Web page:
The stargazing expience goes beyond turning your eyes to the stars. When the Sun goes down, another world awakens.

To really experience the nighttime world, we must leave our artificially lit interiors, turn off the patio lights, set aside our digitial devices, and turn off the music. The night offers something for all the senses if we create the right environment.


Nature fills the early moments of dusk with activity. The animals and insects of the day finish bedding down for the night, but you still might hear the flapping of bird wings in their nests. The bats flutter in with their barely audible echolocation sounds as they fill their bellies with insects.

Night moths and other nocturnal insects make their nightly rounds. Night-blooming cactus flowers, evening primrose, and other flowers of the night rely on these noctural pollenators to help them reproduce.

If you are in the desert, get a black light flashlight and look for scorpions. They mostly hide under rocks or in wood or brick piles during the day. They are nocturnal, coming out at night to look for prey, to engage in their mating dances, and to dig burrows.

As the minutes tick by, the sky grows darker and darker, pulling back the curtain on hundreds of fainter stars. At the same time, our own eyes adjust to the darkness, allowing more starlight to penetrate to the brain.


The owls start chattering to one another from across neighboring backyards. The crickets tune up for their symphony. 

In the desert, the javalina families take their trek through the desert to find food, grunting as they go. The coyotes meander around, on the hunt for something tasty. When they get lucky, they call their friends and family to share the feast.


Don’t forget to take notice of what you can smell, too. As the night cools, the air is filled with the beautiful scent of blooming trees in the spring and summer, decaying leaves in the fall, and smoke from fireplaces in the winter.


For a unique night sky experience, embark on a Full Moon hike or walk. This is a great way to connect with the nighttime environment. Bring a flashlight with a red filter to help you see where you’re going with minimal affect on your night vision. However, the Moon is usually so bright that you won’t likely need to use the flashlight.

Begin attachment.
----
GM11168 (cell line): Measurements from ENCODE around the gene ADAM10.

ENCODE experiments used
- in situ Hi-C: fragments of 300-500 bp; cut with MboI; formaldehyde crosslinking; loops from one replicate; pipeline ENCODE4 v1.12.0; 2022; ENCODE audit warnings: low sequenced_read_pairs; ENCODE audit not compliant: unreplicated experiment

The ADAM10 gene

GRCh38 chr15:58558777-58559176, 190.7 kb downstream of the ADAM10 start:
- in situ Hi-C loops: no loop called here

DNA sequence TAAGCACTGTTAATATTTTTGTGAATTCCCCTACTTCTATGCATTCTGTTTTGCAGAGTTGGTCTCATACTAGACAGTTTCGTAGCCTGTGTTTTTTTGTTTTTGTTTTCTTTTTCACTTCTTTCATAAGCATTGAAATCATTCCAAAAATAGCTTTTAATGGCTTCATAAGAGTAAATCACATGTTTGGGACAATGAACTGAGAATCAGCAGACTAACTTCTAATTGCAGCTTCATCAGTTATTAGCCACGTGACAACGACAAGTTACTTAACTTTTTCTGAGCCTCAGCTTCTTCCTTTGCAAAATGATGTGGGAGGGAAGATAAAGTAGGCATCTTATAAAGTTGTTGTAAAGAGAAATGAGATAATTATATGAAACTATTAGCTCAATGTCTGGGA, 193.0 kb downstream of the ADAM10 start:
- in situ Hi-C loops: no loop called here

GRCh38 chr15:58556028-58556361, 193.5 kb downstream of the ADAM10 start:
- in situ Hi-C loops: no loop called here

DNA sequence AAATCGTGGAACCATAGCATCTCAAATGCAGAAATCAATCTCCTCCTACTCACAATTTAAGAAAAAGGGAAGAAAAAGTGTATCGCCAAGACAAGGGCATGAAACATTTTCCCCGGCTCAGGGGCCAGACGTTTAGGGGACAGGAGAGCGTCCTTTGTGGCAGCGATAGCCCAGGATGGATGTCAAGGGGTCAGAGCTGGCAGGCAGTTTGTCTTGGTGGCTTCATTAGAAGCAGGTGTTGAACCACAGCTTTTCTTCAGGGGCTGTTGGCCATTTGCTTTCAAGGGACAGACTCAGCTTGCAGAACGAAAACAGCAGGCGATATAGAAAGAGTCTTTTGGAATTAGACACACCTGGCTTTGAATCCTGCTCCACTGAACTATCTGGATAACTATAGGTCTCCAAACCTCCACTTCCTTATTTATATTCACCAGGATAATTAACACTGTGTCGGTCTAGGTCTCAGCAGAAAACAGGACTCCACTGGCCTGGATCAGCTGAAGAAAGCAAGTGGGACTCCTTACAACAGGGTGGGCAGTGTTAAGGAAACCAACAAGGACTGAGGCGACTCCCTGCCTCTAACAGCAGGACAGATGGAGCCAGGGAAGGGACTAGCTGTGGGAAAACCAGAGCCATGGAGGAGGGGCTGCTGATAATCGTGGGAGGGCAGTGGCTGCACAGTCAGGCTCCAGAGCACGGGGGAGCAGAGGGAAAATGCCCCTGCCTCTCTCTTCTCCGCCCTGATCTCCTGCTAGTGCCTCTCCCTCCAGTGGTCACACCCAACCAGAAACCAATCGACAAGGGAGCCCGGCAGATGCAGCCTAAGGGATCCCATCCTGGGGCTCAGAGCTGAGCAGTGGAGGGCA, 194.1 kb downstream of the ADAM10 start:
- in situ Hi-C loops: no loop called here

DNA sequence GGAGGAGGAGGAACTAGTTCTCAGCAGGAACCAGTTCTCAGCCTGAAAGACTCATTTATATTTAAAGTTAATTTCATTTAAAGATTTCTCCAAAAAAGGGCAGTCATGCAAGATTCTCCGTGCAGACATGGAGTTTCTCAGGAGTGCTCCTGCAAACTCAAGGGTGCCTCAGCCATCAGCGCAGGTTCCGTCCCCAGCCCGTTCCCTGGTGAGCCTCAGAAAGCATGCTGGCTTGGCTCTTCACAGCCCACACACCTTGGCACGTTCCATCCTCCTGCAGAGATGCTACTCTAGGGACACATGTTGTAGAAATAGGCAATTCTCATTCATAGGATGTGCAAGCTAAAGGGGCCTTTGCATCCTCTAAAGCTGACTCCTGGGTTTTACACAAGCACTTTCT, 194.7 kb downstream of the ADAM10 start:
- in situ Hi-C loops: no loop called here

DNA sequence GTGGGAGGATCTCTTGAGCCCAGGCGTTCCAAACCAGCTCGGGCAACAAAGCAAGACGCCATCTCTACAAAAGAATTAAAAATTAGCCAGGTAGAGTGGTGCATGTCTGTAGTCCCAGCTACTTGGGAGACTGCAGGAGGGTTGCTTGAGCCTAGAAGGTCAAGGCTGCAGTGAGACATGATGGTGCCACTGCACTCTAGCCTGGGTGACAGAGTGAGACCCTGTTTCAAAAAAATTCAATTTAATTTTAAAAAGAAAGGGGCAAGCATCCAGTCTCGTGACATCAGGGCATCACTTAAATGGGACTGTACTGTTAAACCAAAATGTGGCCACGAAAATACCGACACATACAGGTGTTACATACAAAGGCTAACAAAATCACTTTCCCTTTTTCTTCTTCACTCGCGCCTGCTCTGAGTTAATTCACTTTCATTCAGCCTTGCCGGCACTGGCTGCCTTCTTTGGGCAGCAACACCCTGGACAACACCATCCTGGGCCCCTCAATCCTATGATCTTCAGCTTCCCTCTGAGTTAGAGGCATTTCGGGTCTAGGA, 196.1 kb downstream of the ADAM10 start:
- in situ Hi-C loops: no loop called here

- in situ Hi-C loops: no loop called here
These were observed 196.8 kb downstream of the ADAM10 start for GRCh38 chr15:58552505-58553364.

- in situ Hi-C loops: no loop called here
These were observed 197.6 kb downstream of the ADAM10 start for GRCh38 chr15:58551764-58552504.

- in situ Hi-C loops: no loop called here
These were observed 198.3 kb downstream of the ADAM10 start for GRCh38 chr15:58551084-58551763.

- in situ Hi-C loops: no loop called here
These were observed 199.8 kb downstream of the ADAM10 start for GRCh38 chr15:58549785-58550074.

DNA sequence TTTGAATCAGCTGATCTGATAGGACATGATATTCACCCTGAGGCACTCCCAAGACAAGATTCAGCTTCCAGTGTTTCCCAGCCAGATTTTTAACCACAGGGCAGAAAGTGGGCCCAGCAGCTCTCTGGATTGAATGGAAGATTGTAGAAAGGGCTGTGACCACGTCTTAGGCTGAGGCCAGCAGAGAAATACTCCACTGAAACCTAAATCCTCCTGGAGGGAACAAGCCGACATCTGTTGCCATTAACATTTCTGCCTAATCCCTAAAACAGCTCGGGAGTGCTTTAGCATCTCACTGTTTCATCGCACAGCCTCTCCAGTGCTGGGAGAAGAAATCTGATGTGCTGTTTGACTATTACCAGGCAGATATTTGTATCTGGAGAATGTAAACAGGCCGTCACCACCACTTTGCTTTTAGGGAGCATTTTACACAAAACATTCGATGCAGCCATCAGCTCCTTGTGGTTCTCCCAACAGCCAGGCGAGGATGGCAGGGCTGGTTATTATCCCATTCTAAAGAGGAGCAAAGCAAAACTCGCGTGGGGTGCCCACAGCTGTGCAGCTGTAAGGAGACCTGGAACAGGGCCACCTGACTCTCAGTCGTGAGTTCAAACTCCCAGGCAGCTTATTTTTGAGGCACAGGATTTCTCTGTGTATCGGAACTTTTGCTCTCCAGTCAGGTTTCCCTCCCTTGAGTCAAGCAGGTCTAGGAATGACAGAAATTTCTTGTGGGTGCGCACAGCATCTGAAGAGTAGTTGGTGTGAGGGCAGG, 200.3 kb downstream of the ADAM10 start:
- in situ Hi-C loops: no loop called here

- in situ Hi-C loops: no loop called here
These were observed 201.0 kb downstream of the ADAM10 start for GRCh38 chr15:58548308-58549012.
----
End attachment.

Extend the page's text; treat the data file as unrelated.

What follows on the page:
Night photography or astrophotography is a great after-dark activity. Take a class and practice your skill under the stars. Some new smartphones are able to take great night sky photos.


Think of something local and in season that you can enjoy for an experience of all the senses. Watermelon, apple pie, prickly pear ice cream…use your imagination.


Instead of continually living at odds with the dark, trying to banish it until we fall into bed at night, we can embrace it and experience it. Half of the human experience takes place on the dark side of Earth. Nature’s nighttime beauty and wonder can only be known by going out into it.

Night is a time to exhale, to slow down, to self-reflect, to contemplate the larger world and universe beyond what we see with our eyes during the day. It’s a time to grow quiet, to sit close with others, to express our inner selves. It’s a time for children to share about their day, their dreams, their fears, their challenges, their ideas about life. It’s a time for partners to do the same. A time for lovers to shut out the rest of the world.

First and foremost, be a night sky tourist in your own backyard.


Last Child in the Woods: Saving Our Children from Nature-Deficit Disorder by Richard Louv

Let There be Night: Testimony on Behalf of the Dark by Paul Bogard